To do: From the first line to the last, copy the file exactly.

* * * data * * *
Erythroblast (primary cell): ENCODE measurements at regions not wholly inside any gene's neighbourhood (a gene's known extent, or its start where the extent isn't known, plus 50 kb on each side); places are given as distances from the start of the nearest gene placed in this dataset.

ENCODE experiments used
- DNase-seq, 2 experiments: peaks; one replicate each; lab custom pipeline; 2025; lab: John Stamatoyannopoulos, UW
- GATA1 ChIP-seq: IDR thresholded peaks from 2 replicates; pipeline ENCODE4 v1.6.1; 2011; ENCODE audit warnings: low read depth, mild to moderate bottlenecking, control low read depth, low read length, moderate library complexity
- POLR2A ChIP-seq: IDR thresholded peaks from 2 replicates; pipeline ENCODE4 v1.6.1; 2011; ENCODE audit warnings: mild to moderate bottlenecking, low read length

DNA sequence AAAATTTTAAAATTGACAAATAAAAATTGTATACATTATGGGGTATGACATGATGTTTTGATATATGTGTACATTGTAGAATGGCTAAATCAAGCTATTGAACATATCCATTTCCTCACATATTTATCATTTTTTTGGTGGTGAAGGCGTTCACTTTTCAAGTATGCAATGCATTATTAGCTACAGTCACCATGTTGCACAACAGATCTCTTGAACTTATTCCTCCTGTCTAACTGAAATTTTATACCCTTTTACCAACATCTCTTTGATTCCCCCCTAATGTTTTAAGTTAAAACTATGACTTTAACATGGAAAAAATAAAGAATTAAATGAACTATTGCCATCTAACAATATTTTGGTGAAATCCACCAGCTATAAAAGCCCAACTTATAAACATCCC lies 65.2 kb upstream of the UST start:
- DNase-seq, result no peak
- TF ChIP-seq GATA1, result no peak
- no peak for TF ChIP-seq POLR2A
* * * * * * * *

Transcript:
Erythroblast (primary cell): ENCODE measurements at regions not wholly inside any gene's neighbourhood (a gene's known extent, or its start where the extent isn't known, plus 50 kb on each side); places are given as distances from the start of the nearest gene placed in this dataset.

ENCODE experiments used
- DNase-seq, 2 experiments: peaks; one replicate each; lab custom pipeline; 2025; lab: John Stamatoyannopoulos, UW
- GATA1 ChIP-seq: IDR thresholded peaks from 2 replicates; pipeline ENCODE4 v1.6.1; 2011; ENCODE audit warnings: low read depth, mild to moderate bottlenecking, control low read depth, low read length, moderate library complexity
- POLR2A ChIP-seq: IDR thresholded peaks from 2 replicates; pipeline ENCODE4 v1.6.1; 2011; ENCODE audit warnings: mild to moderate bottlenecking, low read length

DNA sequence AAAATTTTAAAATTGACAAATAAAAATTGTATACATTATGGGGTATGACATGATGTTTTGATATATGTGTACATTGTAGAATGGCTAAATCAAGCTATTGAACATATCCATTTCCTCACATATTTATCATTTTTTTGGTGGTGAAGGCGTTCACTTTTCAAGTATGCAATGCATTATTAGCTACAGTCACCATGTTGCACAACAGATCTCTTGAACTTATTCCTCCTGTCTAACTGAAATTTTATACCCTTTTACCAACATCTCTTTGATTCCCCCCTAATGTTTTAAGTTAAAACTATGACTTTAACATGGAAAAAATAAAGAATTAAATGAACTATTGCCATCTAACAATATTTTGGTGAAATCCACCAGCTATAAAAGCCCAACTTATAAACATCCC lies 65.2 kb upstream of the UST start:
- DNase-seq, result no peak
- TF ChIP-seq GATA1, result no peak
- no peak for TF ChIP-seq POLR2A